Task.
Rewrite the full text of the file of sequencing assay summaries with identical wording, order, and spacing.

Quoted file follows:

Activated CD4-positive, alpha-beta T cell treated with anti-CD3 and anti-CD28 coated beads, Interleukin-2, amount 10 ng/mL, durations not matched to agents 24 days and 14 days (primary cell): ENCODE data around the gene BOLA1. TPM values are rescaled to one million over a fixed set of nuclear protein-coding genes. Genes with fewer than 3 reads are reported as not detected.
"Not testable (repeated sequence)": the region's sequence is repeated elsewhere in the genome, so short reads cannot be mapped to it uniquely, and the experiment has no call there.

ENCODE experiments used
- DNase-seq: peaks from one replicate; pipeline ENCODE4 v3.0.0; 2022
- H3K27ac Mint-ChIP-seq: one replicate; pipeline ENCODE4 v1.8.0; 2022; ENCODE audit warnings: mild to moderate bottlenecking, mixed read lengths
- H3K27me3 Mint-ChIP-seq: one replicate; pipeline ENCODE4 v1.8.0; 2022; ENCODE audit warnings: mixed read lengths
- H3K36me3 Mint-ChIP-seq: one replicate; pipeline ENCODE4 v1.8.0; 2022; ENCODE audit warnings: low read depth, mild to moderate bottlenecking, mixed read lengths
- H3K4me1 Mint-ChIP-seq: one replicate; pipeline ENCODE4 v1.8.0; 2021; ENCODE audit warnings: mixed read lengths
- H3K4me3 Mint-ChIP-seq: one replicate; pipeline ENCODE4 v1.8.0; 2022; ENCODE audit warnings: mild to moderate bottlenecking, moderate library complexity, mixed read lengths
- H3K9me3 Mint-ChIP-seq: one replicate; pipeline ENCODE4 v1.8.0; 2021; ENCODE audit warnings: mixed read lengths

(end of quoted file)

Activated CD4-positive, alpha-beta T cell treated with anti-CD3 and anti-CD28 coated beads, Interleukin-2, amount 10 ng/mL, durations not matched to agents 24 days and 14 days (primary cell): ENCODE data around the gene BOLA1. TPM values are rescaled to one million over a fixed set of nuclear protein-coding genes. Genes with fewer than 3 reads are reported as not detected.
"Not testable (repeated sequence)": the region's sequence is repeated elsewhere in the genome, so short reads cannot be mapped to it uniquely, and the experiment has no call there.

ENCODE experiments used
- DNase-seq: peaks from one replicate; pipeline ENCODE4 v3.0.0; 2022
- H3K27ac Mint-ChIP-seq: one replicate; pipeline ENCODE4 v1.8.0; 2022; ENCODE audit warnings: mild to moderate bottlenecking, mixed read lengths
- H3K27me3 Mint-ChIP-seq: one replicate; pipeline ENCODE4 v1.8.0; 2022; ENCODE audit warnings: mixed read lengths
- H3K36me3 Mint-ChIP-seq: one replicate; pipeline ENCODE4 v1.8.0; 2022; ENCODE audit warnings: low read depth, mild to moderate bottlenecking, mixed read lengths
- H3K4me1 Mint-ChIP-seq: one replicate; pipeline ENCODE4 v1.8.0; 2021; ENCODE audit warnings: mixed read lengths
- H3K4me3 Mint-ChIP-seq: one replicate; pipeline ENCODE4 v1.8.0; 2022; ENCODE audit warnings: mild to moderate bottlenecking, moderate library complexity, mixed read lengths
- H3K9me3 Mint-ChIP-seq: one replicate; pipeline ENCODE4 v1.8.0; 2021; ENCODE audit warnings: mixed read lengths